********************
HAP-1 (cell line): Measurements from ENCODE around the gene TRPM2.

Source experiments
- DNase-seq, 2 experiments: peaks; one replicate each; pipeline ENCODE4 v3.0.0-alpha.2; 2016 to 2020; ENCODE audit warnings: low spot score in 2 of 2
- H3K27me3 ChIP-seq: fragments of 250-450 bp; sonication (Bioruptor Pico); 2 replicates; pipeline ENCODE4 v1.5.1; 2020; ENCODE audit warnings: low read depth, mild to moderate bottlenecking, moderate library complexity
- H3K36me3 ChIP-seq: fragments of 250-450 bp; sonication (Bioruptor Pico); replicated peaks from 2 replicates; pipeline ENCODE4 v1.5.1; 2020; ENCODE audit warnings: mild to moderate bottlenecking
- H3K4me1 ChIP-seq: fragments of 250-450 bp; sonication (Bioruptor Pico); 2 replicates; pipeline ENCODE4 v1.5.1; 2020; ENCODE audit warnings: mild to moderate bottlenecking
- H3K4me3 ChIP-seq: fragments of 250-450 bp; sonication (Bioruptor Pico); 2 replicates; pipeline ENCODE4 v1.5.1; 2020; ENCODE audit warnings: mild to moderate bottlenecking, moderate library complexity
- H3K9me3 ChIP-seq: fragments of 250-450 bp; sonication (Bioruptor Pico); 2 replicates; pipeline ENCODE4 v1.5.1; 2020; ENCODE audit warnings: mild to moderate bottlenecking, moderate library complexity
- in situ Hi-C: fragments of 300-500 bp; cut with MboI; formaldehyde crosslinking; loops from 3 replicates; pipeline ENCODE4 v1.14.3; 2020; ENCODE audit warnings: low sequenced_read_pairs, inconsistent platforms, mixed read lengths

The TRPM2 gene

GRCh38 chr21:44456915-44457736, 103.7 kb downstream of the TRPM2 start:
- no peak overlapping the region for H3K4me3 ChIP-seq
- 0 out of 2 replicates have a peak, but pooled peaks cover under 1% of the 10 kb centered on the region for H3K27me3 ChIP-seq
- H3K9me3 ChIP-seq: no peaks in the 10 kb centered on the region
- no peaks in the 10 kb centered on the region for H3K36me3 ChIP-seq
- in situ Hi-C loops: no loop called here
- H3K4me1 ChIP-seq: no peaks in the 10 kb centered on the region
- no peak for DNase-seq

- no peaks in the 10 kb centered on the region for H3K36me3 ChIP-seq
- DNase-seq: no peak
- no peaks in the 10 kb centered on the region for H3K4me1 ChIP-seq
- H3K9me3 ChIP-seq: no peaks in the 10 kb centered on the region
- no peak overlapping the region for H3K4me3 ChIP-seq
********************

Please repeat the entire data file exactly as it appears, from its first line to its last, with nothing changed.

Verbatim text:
HAP-1 (cell line): Measurements from ENCODE around the gene TRPM2.

Source experiments
- DNase-seq, 2 experiments: peaks; one replicate each; pipeline ENCODE4 v3.0.0-alpha.2; 2016 to 2020; ENCODE audit warnings: low spot score in 2 of 2
- H3K27me3 ChIP-seq: fragments of 250-450 bp; sonication (Bioruptor Pico); 2 replicates; pipeline ENCODE4 v1.5.1; 2020; ENCODE audit warnings: low read depth, mild to moderate bottlenecking, moderate library complexity
- H3K36me3 ChIP-seq: fragments of 250-450 bp; sonication (Bioruptor Pico); replicated peaks from 2 replicates; pipeline ENCODE4 v1.5.1; 2020; ENCODE audit warnings: mild to moderate bottlenecking
- H3K4me1 ChIP-seq: fragments of 250-450 bp; sonication (Bioruptor Pico); 2 replicates; pipeline ENCODE4 v1.5.1; 2020; ENCODE audit warnings: mild to moderate bottlenecking
- H3K4me3 ChIP-seq: fragments of 250-450 bp; sonication (Bioruptor Pico); 2 replicates; pipeline ENCODE4 v1.5.1; 2020; ENCODE audit warnings: mild to moderate bottlenecking, moderate library complexity
- H3K9me3 ChIP-seq: fragments of 250-450 bp; sonication (Bioruptor Pico); 2 replicates; pipeline ENCODE4 v1.5.1; 2020; ENCODE audit warnings: mild to moderate bottlenecking, moderate library complexity
- in situ Hi-C: fragments of 300-500 bp; cut with MboI; formaldehyde crosslinking; loops from 3 replicates; pipeline ENCODE4 v1.14.3; 2020; ENCODE audit warnings: low sequenced_read_pairs, inconsistent platforms, mixed read lengths

The TRPM2 gene

GRCh38 chr21:44456915-44457736, 103.7 kb downstream of the TRPM2 start:
- no peak overlapping the region for H3K4me3 ChIP-seq
- 0 out of 2 replicates have a peak, but pooled peaks cover under 1% of the 10 kb centered on the region for H3K27me3 ChIP-seq
- H3K9me3 ChIP-seq: no peaks in the 10 kb centered on the region
- no peaks in the 10 kb centered on the region for H3K36me3 ChIP-seq
- in situ Hi-C loops: no loop called here
- H3K4me1 ChIP-seq: no peaks in the 10 kb centered on the region
- no peak for DNase-seq

- no peaks in the 10 kb centered on the region for H3K36me3 ChIP-seq
- DNase-seq: no peak
- no peaks in the 10 kb centered on the region for H3K4me1 ChIP-seq
- H3K9me3 ChIP-seq: no peaks in the 10 kb centered on the region
- no peak overlapping the region for H3K4me3 ChIP-seq